The thing that bothers me more, though, is that the individual workstations seem so isolated. When I think of homeschooling, I think of a more interactive and personal approach to learning, and I’m not seeing much potential for that in this design. I would have preferred to see a more communal table/area for teaching, and/or maybe have the desks set up differently to promote interaction a little more; the way it is, it’s about one partition away from being a cubicle farm.

  20. posted by marie on

    I grew up with 3 other siblings, and this layout would have been perfect instead of doing hmwk on the kitchen table or the basement. I don’t know that each kid needs a computer, but thats an entirely different discussion.

  21. posted by Paige on

    Where are all the homeschool materials? It appears this family uses K12 from the look of the curriculum but most homeschoolers have much more curriculum/supplies than this. Where are the scrapbook and/or sewing supplies? The space looks great but does not look functional.

  22. posted by Bneato on

    I love this space for the overall design–showing folks that you can make a space open and roomy but still highly functional.

    @ Paige–check out Katie’s flickr set (Erin links to it above) you’ll see where everything is stowed–and you will be amazed:)

  23. posted by Dawn on

    Erin – If you and your staff give out a “Workspace of the Week” of the Year Award, please consider today’s entry as the grand prize winner! 🙂 This space is sooo amazing! I L-O-V-E it! So many things and so many functions, yet so neatly packaged – looks comfortable, is pleasing to the eye and serves its purpose very well.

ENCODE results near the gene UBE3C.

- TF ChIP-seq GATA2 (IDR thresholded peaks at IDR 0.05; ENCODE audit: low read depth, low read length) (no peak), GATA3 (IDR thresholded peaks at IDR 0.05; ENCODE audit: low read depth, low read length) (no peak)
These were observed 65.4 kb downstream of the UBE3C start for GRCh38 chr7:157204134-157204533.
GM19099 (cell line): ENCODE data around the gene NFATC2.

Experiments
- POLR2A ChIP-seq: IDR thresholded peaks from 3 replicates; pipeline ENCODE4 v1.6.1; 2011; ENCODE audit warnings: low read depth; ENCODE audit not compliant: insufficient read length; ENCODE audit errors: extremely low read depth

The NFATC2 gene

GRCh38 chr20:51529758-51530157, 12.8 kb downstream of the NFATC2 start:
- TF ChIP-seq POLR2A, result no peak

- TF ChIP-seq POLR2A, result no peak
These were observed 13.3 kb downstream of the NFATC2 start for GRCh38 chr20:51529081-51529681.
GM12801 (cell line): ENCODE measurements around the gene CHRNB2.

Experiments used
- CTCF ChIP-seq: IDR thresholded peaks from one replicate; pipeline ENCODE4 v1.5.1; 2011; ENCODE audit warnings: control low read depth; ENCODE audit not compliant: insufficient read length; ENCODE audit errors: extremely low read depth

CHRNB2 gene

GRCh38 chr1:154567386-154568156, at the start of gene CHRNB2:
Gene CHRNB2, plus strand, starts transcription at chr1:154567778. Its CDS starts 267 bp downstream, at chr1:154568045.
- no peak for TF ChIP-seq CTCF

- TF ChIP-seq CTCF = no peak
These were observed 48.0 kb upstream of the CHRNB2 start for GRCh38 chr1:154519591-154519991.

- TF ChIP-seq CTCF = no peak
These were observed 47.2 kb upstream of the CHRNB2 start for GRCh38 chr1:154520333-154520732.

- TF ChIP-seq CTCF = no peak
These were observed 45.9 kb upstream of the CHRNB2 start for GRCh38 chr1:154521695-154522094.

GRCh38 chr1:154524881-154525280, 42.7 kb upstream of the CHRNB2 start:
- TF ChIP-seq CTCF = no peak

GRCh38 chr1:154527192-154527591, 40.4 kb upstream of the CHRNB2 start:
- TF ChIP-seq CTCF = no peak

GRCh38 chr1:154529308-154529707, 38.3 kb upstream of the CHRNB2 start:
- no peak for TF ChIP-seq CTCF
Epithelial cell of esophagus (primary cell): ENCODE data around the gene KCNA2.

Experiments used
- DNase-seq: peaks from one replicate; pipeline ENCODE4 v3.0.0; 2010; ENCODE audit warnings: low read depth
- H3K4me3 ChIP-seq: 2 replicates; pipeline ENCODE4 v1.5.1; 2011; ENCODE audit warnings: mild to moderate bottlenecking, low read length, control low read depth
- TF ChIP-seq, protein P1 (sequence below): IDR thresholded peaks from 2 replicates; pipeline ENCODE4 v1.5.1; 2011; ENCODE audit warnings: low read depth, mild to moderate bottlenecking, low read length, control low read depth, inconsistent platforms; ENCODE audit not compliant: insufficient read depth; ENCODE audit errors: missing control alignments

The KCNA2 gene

Awesome space – lucky kids! 🙂

  24. posted by Katie Nelson on

    Thanks so much for featuring our workspace! I know this room might not be a favorite for everyone but we are pleased that we were able to turn a basement room with very little light into a welcoming and comfortable room where we can work together or separately. The computers are on loan from the virtual academy we work with. The metal shelving and baskets are actually from Lowes. Pretty much everything else is from IKEA. Hopefully the notes on the actual photos will help explain things. 🙂 We spent years collecting the items and we have used them in many different ways and repurposed them. That said, I do love the new and shiny things in life!:)

  25. posted by Jackie on

    This post is the last straw. From now on, although I’ll be checking in daily to see the lovely offerings on Unclutterer, I’m never again taking a glance at the comments.